By Kelsey Calhoun
Vision has been studied inside and out for more than a century, resulting in some textbooks presenting the visual system as essentially understood. But María Gomez and Enrico Nasi, adjunct scientists at the Marine Biological Laboratory (MBL), don’t agree. They have spent the last several years investigating non-visual photoreceptors, cells whose function remains elusive in eyes filled with rods and cones. They reveal an important clue to how these cells work—how calcium triggers the electrical light response— in a recent paper published in Proceedings of the National Academy of Sciences.
Studies of vision traditionally divided light-sensitive cells into two distinct classes: those of vertebrates and those of invertebrates. The two classes were so different from each other that they were thought to represent two separate lines of evolution. But a few phenomena presented problems with this view. The most dramatic is the fact that blind people, who lack functioning rods and cones—the only photoreceptive cells previously thought to exist in vertebrates—can recover from jet lag, somehow sensing the light that resets their circadian rhythms. “A new type of photosensitive cell was later discovered in the mammalian eye that is responsible for these functions,” says Nasi. “Another dogma bites the dust.”
It is these non-visual photoreceptors, sometimes called circadian photoreceptors, that Nasi and Gomez, both professors at the Universidad Nacional de Colombia, were interested in studying. “What are these sensors? The idea that they might be just like photoreceptors of invertebrates—this is beyond blasphemy,” says Nasi. If true, “this leads to rewriting the evolutionary history of vision.” But studying these cells presented a few practical challenges. In vertebrates, the cells are few and far between, and have no unique shapes or markers to make them easy to find.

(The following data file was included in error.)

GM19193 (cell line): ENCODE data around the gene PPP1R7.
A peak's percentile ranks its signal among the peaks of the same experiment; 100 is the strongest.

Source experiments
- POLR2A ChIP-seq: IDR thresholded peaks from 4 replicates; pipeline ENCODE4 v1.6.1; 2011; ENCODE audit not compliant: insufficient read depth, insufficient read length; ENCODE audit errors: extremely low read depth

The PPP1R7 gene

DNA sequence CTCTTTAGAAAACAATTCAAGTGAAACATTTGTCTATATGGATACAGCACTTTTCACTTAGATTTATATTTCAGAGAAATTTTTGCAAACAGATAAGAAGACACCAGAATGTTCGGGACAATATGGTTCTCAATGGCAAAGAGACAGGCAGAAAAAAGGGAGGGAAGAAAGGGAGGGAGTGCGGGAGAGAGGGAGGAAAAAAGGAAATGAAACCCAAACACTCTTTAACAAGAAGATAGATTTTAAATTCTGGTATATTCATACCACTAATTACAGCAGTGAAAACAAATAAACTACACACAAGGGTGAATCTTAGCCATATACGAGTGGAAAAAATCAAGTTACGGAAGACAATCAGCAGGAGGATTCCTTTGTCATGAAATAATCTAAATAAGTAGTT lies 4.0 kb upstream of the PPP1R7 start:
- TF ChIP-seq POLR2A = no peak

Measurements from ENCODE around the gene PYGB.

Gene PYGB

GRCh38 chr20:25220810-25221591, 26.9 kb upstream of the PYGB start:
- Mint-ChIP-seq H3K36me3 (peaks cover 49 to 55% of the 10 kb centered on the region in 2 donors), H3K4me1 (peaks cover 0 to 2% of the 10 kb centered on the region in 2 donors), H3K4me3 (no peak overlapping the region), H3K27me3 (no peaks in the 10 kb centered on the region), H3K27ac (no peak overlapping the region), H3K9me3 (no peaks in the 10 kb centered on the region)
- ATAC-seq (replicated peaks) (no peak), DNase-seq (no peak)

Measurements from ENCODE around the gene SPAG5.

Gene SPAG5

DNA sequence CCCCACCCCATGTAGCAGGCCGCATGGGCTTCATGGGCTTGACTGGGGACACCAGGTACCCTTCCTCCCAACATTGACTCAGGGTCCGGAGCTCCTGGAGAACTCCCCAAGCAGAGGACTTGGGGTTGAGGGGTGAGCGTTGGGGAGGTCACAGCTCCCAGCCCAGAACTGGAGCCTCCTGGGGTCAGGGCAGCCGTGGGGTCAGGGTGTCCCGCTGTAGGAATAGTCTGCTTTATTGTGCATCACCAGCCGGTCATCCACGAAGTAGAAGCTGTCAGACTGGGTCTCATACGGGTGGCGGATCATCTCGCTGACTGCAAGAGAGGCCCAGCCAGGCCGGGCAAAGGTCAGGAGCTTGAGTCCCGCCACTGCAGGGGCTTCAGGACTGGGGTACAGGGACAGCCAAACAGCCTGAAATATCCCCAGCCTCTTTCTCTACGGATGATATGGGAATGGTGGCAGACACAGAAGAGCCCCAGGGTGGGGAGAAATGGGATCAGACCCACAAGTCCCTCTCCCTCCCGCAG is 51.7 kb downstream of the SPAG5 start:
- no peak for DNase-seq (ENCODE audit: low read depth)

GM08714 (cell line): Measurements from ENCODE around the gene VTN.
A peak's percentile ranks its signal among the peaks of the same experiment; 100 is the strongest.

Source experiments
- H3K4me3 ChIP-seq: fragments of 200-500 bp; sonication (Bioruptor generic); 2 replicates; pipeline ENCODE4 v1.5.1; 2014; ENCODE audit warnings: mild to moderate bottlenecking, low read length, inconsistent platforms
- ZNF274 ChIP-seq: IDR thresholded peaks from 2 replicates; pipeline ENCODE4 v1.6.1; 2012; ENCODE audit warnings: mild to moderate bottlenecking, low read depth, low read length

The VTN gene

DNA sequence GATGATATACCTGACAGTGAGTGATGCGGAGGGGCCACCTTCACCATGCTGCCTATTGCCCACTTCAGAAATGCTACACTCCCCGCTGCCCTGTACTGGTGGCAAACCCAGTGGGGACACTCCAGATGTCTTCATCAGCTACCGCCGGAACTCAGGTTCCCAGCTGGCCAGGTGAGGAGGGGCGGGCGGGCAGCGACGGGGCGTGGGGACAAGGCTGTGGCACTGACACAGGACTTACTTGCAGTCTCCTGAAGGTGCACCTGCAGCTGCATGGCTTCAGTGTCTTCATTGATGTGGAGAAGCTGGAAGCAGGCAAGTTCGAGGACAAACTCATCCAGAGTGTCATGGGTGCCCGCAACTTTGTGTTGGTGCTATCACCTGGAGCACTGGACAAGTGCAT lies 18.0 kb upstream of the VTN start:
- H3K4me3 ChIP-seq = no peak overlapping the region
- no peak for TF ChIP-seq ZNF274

So Gomez and Nasi turned to an unassuming, fish-like invertebrate called a lancelet or amphioxus. This creature holds a unique place on the evolutionary tree of life, at the branching point between vertebrates and invertebrates. It has other advantages: the photoreceptors that interest Gomez and Nasi are easy to find in the organism, and manipulate. The evidence they found in the simple amphioxus suggests that vertebrates’ non-visual photoreceptors may mimic those found in amphioxus—that the visual systems of vertebrates and invertebrates are not as different as previously thought.
Their paper tackles the final step of the pathway that lets these photoreceptors translate incoming light into signals to the organism. Most of the pathway was already known, but solid evidence for the last step was elusive: How was light converted to an electrical cell signal that could be communicated to other cells?
Gomez and Nasi investigated the flood of calcium that is released when the circadian photoreceptors were exposed to light. They showed that calcium provoked the electrical cell signal, very similar to what happens with normal light stimulation. “It reproduces the native response,” says Gomez. This flood of calcium is the link that lets these photoreceptors communicate with the rest of the organism.
“We’re rather happy to see something that fully reproduces the light response for the first time,” Nasi says. But, he adds, “We don’t want to make claims that this is going to be general to all species.” Whether this discovery proves to be common in other species or not, it’s clear the field of vision and light-sensing cells still has much to reveal.
Peinado G, Orsano T, Gomez M, and Nasi E (2015). Calcium activates the light-dependent conductance in melanopsin-expressing photoreceptors in amphioxus. PNAS, DOI: 10.1073/pnas.1420265112